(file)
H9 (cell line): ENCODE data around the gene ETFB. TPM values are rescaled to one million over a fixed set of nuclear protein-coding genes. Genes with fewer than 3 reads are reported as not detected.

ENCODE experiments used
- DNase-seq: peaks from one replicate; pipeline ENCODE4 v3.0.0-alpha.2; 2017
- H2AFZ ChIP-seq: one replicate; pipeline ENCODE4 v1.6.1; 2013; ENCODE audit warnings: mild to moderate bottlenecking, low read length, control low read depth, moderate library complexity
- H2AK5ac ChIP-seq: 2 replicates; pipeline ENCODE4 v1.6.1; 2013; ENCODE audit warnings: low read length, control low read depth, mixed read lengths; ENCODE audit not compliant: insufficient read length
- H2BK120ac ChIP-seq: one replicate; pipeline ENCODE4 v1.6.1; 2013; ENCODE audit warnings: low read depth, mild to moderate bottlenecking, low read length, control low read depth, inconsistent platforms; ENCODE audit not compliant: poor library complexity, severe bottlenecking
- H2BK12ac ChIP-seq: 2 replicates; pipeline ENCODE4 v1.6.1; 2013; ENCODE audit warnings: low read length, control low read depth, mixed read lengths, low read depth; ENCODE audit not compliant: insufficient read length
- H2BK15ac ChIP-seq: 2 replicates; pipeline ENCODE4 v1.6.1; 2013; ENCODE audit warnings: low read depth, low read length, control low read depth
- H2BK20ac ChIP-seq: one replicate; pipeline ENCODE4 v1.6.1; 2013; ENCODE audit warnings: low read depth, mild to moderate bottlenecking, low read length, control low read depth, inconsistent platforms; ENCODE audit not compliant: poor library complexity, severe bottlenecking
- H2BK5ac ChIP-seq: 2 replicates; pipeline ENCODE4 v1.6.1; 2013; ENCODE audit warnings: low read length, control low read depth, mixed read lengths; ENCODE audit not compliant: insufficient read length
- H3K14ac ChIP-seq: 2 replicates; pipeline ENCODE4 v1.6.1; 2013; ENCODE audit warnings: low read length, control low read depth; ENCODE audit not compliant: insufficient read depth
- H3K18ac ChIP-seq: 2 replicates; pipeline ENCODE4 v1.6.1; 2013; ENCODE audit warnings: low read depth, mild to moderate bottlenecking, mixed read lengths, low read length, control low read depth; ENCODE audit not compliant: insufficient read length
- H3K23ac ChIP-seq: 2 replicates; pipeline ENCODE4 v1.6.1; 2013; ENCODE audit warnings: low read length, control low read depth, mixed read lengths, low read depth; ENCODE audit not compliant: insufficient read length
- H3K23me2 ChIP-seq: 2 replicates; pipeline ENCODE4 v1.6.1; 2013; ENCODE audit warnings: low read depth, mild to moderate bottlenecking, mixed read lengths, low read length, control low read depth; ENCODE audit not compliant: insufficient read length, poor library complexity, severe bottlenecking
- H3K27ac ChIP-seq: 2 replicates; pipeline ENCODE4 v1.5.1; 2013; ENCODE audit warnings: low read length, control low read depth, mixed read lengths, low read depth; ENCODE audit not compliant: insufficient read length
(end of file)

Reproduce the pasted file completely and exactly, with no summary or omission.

H9 (cell line): ENCODE data around the gene ETFB. TPM values are rescaled to one million over a fixed set of nuclear protein-coding genes. Genes with fewer than 3 reads are reported as not detected.

ENCODE experiments used
- DNase-seq: peaks from one replicate; pipeline ENCODE4 v3.0.0-alpha.2; 2017
- H2AFZ ChIP-seq: one replicate; pipeline ENCODE4 v1.6.1; 2013; ENCODE audit warnings: mild to moderate bottlenecking, low read length, control low read depth, moderate library complexity
- H2AK5ac ChIP-seq: 2 replicates; pipeline ENCODE4 v1.6.1; 2013; ENCODE audit warnings: low read length, control low read depth, mixed read lengths; ENCODE audit not compliant: insufficient read length
- H2BK120ac ChIP-seq: one replicate; pipeline ENCODE4 v1.6.1; 2013; ENCODE audit warnings: low read depth, mild to moderate bottlenecking, low read length, control low read depth, inconsistent platforms; ENCODE audit not compliant: poor library complexity, severe bottlenecking
- H2BK12ac ChIP-seq: 2 replicates; pipeline ENCODE4 v1.6.1; 2013; ENCODE audit warnings: low read length, control low read depth, mixed read lengths, low read depth; ENCODE audit not compliant: insufficient read length
- H2BK15ac ChIP-seq: 2 replicates; pipeline ENCODE4 v1.6.1; 2013; ENCODE audit warnings: low read depth, low read length, control low read depth
- H2BK20ac ChIP-seq: one replicate; pipeline ENCODE4 v1.6.1; 2013; ENCODE audit warnings: low read depth, mild to moderate bottlenecking, low read length, control low read depth, inconsistent platforms; ENCODE audit not compliant: poor library complexity, severe bottlenecking
- H2BK5ac ChIP-seq: 2 replicates; pipeline ENCODE4 v1.6.1; 2013; ENCODE audit warnings: low read length, control low read depth, mixed read lengths; ENCODE audit not compliant: insufficient read length
- H3K14ac ChIP-seq: 2 replicates; pipeline ENCODE4 v1.6.1; 2013; ENCODE audit warnings: low read length, control low read depth; ENCODE audit not compliant: insufficient read depth
- H3K18ac ChIP-seq: 2 replicates; pipeline ENCODE4 v1.6.1; 2013; ENCODE audit warnings: low read depth, mild to moderate bottlenecking, mixed read lengths, low read length, control low read depth; ENCODE audit not compliant: insufficient read length
- H3K23ac ChIP-seq: 2 replicates; pipeline ENCODE4 v1.6.1; 2013; ENCODE audit warnings: low read length, control low read depth, mixed read lengths, low read depth; ENCODE audit not compliant: insufficient read length
- H3K23me2 ChIP-seq: 2 replicates; pipeline ENCODE4 v1.6.1; 2013; ENCODE audit warnings: low read depth, mild to moderate bottlenecking, mixed read lengths, low read length, control low read depth; ENCODE audit not compliant: insufficient read length, poor library complexity, severe bottlenecking
- H3K27ac ChIP-seq: 2 replicates; pipeline ENCODE4 v1.5.1; 2013; ENCODE audit warnings: low read length, control low read depth, mixed read lengths, low read depth; ENCODE audit not compliant: insufficient read length